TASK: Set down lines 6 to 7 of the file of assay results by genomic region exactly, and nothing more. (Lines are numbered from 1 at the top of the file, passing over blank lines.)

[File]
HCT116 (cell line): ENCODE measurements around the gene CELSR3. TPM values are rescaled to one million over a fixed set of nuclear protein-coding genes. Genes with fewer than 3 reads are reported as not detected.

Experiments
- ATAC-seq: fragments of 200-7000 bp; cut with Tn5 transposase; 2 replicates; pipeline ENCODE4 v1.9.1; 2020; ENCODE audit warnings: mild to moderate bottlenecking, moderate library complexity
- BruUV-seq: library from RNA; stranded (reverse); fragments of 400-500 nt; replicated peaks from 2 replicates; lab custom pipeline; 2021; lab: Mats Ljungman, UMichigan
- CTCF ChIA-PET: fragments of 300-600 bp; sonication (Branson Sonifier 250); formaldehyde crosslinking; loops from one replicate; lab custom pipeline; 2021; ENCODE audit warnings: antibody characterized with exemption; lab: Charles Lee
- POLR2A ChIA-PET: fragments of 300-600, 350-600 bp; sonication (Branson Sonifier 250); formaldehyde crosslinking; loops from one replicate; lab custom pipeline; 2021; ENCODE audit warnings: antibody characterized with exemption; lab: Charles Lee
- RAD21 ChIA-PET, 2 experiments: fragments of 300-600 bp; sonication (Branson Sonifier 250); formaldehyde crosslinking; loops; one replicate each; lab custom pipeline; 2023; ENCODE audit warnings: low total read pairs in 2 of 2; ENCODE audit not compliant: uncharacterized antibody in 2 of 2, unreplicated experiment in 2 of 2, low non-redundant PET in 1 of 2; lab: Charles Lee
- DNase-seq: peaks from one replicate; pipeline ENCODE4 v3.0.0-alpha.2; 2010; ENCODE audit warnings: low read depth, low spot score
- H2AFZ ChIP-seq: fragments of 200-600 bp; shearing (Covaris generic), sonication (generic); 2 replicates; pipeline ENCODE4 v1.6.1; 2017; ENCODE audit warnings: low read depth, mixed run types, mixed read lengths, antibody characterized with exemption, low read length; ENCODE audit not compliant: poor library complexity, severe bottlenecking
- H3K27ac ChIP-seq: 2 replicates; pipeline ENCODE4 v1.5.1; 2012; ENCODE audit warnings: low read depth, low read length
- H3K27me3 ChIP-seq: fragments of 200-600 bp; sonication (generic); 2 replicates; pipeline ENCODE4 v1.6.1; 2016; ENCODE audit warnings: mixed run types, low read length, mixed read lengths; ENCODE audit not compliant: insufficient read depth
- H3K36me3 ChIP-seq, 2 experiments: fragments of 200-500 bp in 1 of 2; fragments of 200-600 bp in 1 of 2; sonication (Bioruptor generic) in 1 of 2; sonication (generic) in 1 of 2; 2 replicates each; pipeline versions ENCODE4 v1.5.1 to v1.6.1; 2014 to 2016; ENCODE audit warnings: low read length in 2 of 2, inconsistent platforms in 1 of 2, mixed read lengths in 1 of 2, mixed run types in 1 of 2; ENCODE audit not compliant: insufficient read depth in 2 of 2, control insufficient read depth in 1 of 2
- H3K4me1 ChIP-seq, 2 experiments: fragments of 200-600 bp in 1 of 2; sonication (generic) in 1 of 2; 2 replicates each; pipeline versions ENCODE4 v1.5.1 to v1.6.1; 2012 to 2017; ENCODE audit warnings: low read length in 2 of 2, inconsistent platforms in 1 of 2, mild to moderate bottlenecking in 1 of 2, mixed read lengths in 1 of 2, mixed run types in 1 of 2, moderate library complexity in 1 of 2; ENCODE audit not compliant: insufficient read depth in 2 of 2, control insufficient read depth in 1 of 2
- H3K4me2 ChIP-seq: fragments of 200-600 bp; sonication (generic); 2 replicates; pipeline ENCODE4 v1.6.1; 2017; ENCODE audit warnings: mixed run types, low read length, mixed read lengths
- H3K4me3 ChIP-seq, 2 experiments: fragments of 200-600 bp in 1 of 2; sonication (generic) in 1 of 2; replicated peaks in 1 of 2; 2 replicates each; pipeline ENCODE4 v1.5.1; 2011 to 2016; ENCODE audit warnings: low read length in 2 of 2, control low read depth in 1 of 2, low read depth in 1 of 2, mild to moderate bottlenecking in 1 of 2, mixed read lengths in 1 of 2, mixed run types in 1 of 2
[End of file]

- POLR2A ChIA-PET: fragments of 300-600, 350-600 bp; sonication (Branson Sonifier 250); formaldehyde crosslinking; loops from one replicate; lab custom pipeline; 2021; ENCODE audit warnings: antibody characterized with exemption; lab: Charles Lee
- RAD21 ChIA-PET, 2 experiments: fragments of 300-600 bp; sonication (Branson Sonifier 250); formaldehyde crosslinking; loops; one replicate each; lab custom pipeline; 2023; ENCODE audit warnings: low total read pairs in 2 of 2; ENCODE audit not compliant: uncharacterized antibody in 2 of 2, unreplicated experiment in 2 of 2, low non-redundant PET in 1 of 2; lab: Charles Lee